21. Don't compare U of Nike, excuse me, U of Oregon to Portland funding issues. If Phil Knight actually wanted to get something built in Portland, the money would be there. His taste for the major professional sports, other than as vehicles for shoe sales, is limited. Meanwhile, Knight donated the $100 million that cover the bonds for Matthew Knight Court, a $200 million (way more than needed for 12,500 seats) arena that's more than state-of-the-art. The last thing I'm worried about is whether Hayward Field will have enough seats by 2019. Many will be temporary, but that will get done. It'll also sell out if that can be helped. It's the remaining logistics that get interesting. Don't compare U of Nike, excuse me, U of Oregon to Portland funding issues. If Phil Knight actually wanted to get something built in Portland, the money would be there. His taste for the major professional sports, other than as vehicles for shoe sales, is limited. Meanwhile, Knight donated the $100 million that cover the bonds for Matthew Knight Court, a $200 million (way more than needed for 12,500 seats) arena that's more than state-of-the-art. The last thing I'm worried about is whether Hayward Field will have enough seats by 2019. Many will be temporary, but that will get done. It'll also sell out if that can be helped. It's the remaining logistics that get interesting. Can you get everyone into and out of Eugene daily (or find a way to add hotel rooms)? Will the athlete dorms already at Hayward be expanded? Luxury accommodations for IAAF officials?
  22. While I'd like to try and reason with everyone about ditching- or resolving- the arguments about debating, maybe I need to end this by addressing the elephant in the room. On one hand, I simply disagree with Athens; the numbers game is important because this isn't normal times for either the IOC or the USOC. If anything, it's important for any country to show the maximum possible support for the Olympics. (It doesn't mean I have to win the argument. Of course, out of principle, maybe I should misspell something. ) OTOH... I stayed with my parents in a small town outside Atlanta (really, outside Athens) during the 1996 Olympics. We walk into the local Dairy Queen for a quick bite. There's six employees... separated by race. There was no way to spin that this was a comfortable feeling. Where Dallas is similar to Atlanta is the Old South problem. Since you're happening to host the world for a couple weeks, better projection might be required. Dallas might be a little better than that (my last visit there, it was obvious there that it's still inner city vs white suburbs)... but social readiness is more required than even we're probably comfortable addressing. California has its issues, but it scores better. Heck, Boston has known issues, but it tries. I know Washington is south of the Mason-Dixon Line, and I know staying in rural Maryland a couple nights reminded me of that... but it also has to represent a fair number of interests in its day-to-day work. My wife would have certainly had a problem with Dallas that she won't for the other cities... except there's a reason she left Fresno, and the Washington climate is a bit too similar. That doesn't mean Atlanta was a complete mistake... sometimes you have to try, take a stand (I think of what Sydney tried to do, for instance)... but this may not be the time to go on one of those adventures. I still think the numbers are important, however.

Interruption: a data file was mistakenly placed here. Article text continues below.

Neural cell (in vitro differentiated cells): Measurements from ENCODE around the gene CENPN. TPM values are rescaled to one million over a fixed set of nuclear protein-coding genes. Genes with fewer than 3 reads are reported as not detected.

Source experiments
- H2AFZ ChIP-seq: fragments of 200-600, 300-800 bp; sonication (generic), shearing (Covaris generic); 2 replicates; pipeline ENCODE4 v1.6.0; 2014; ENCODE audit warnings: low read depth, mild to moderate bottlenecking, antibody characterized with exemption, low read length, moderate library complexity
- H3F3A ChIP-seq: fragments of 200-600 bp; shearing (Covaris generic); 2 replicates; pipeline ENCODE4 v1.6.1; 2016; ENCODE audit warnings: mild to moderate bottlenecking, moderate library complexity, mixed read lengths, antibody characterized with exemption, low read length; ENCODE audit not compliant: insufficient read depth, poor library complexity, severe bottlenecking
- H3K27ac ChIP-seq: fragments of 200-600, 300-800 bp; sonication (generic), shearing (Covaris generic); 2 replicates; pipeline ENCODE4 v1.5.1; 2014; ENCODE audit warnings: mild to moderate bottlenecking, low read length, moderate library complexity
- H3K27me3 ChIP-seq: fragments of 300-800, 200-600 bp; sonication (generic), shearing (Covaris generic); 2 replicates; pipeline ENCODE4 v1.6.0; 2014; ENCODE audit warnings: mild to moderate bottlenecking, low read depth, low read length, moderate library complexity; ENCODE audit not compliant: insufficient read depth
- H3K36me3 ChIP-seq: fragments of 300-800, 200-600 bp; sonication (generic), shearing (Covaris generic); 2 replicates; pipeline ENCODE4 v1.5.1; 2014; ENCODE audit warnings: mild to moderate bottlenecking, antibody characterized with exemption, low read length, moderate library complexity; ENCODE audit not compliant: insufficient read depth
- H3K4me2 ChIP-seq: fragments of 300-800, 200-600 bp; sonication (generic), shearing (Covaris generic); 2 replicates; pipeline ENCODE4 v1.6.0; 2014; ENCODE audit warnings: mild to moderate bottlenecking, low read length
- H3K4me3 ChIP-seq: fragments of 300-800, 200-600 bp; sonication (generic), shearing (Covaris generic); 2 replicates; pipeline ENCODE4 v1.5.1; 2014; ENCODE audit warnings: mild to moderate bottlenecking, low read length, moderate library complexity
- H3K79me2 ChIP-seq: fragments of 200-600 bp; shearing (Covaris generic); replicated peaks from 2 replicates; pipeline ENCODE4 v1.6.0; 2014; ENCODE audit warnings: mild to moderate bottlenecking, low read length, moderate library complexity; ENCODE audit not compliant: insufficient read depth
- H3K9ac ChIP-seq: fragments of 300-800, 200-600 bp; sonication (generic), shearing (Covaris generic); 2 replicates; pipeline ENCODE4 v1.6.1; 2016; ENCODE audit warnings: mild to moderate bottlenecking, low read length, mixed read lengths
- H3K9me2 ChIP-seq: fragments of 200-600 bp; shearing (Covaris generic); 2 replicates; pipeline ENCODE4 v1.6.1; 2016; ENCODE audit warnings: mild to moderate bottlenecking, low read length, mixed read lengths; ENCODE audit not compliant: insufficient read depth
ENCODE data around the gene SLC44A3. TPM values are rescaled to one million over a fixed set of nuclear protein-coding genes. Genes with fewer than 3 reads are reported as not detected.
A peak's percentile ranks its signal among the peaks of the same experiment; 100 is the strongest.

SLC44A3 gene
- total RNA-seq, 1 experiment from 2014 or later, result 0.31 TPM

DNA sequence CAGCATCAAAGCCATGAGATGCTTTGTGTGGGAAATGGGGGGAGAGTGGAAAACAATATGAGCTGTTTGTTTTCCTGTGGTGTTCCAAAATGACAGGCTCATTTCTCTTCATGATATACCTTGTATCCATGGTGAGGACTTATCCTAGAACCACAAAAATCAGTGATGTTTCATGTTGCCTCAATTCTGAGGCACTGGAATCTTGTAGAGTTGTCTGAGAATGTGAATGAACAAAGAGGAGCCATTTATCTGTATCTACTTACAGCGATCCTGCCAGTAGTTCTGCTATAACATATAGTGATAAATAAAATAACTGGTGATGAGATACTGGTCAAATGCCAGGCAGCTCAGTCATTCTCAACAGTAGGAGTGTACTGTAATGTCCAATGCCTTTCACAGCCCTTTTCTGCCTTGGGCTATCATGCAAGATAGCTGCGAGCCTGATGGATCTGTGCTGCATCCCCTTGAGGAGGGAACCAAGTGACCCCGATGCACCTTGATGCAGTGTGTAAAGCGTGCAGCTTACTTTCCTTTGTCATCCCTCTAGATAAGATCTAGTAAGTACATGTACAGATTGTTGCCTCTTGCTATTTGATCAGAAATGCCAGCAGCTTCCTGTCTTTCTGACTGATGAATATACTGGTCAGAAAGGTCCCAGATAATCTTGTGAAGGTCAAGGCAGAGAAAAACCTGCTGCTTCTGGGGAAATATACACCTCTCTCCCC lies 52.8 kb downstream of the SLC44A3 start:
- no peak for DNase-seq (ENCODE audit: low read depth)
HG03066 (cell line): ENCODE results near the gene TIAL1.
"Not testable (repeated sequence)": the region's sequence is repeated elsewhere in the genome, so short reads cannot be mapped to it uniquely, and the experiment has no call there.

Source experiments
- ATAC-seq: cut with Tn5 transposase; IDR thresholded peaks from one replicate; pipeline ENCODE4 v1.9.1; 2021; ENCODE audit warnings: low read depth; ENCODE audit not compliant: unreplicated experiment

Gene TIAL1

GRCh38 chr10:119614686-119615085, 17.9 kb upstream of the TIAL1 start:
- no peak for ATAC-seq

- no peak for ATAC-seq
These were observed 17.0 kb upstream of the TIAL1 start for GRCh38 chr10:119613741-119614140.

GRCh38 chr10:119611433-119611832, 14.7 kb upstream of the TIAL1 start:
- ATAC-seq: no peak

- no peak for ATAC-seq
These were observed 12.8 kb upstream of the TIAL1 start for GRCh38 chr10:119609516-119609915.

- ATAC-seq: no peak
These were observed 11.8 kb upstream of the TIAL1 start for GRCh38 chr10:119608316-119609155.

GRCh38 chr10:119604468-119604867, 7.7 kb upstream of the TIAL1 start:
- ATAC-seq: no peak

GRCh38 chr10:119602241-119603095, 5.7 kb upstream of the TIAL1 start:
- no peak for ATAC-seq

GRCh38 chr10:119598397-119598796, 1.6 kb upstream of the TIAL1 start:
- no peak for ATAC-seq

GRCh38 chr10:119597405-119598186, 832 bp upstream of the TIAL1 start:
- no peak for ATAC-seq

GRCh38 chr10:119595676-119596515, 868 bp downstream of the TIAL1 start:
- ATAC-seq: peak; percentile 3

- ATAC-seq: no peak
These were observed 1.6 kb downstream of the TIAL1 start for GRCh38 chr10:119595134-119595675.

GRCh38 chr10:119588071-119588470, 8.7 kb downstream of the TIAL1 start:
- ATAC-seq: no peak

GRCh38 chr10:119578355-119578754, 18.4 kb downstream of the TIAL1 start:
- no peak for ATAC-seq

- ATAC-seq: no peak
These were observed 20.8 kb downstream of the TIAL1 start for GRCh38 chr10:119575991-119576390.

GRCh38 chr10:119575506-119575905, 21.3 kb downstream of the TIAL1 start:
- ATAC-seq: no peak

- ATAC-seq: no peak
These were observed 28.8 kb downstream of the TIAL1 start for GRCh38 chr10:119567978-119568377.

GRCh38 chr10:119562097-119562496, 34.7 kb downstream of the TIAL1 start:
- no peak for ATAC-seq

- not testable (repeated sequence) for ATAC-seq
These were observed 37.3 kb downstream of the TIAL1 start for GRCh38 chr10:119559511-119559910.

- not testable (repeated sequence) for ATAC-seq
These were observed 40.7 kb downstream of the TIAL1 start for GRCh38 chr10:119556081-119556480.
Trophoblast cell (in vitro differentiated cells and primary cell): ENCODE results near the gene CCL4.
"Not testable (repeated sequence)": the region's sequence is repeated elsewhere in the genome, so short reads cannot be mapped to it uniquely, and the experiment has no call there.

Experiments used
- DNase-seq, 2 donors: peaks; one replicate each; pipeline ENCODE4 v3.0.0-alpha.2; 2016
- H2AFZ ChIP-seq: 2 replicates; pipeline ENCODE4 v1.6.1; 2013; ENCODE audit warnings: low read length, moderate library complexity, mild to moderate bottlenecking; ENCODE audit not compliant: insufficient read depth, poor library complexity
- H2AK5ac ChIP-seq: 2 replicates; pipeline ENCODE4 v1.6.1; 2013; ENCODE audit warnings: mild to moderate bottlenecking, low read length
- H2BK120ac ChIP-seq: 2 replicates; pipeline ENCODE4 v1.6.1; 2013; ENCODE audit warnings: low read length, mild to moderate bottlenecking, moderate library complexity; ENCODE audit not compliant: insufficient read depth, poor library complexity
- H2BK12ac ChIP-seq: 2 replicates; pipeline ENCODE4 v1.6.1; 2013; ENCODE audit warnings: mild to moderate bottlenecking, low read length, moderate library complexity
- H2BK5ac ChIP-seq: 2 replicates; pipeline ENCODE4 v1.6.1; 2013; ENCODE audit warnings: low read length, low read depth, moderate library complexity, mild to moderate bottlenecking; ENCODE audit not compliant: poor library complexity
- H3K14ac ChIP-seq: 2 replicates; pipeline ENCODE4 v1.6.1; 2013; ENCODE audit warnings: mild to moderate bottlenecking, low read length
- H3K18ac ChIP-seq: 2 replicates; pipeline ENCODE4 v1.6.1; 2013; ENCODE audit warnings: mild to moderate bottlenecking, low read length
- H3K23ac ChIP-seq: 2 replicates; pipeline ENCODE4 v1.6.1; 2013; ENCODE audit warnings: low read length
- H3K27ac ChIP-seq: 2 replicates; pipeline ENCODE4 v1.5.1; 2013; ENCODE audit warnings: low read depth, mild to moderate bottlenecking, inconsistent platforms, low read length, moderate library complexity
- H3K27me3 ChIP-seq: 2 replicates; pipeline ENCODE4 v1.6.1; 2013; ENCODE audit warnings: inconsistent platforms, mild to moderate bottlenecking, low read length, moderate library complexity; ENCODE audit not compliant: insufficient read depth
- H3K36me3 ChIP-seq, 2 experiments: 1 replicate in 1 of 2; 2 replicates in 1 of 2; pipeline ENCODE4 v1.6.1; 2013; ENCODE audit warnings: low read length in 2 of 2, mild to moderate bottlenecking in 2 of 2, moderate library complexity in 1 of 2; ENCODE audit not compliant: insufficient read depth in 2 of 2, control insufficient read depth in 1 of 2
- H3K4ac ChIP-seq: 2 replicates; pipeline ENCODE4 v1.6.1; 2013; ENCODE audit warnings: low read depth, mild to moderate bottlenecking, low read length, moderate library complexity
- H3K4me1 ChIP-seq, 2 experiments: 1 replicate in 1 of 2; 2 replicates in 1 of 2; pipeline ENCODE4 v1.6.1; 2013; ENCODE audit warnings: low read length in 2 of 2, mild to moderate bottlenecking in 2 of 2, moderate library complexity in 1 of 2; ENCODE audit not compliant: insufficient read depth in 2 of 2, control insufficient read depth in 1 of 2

23. Yikes... I obviously need the 400-level class on how to post other's quotes here. (Or the buttons just don't work?) Nacre thinks Boston would be most likely to defeat an effort by initiative. I think you're WAY underestimating San Francisco's ability to simply come out and riot the effort to death, not to mention the non-violent who would definitely go initiative petition at the earliest possibility... ...which is why, for Athensfan, the USOC didn't leave a big enough list. The point is to maximize competition to get more out of the bid city. In the current environment, you'll probably see attrition. 2 cities may not even last 4 months, for all we know. So perhaps (even though my previous post was an assessment that the USOC thinks the IOC wouldn't accept Dallas... which, when it rightly gets scrubbed, it was better to say here anyway) nothing should have been cut at this point. Dallas would probably, at least, hold its bid to the end of the USOC process. A Los Angeles anointment is not the optimal solution unless the IOC watches everyone else fall by the wayside.
  24. You're almost to the point where you're going to have to throw out the existing bids and limit to recent hosts just to show that you're listening to most of the world. There's an anger about these things these days... and it's not just the Olympics. (Which reminds me to mention that, never mind the IOC's tone-deafness... better them than FIFA. You can go back as far as South Africa, and maybe even Germany, and come to the realization that FIFA's ExCo seems to have made this a stadium-building exercise when that should almost never be the case.) Excuse me... throw out the current 2022 bids and start over.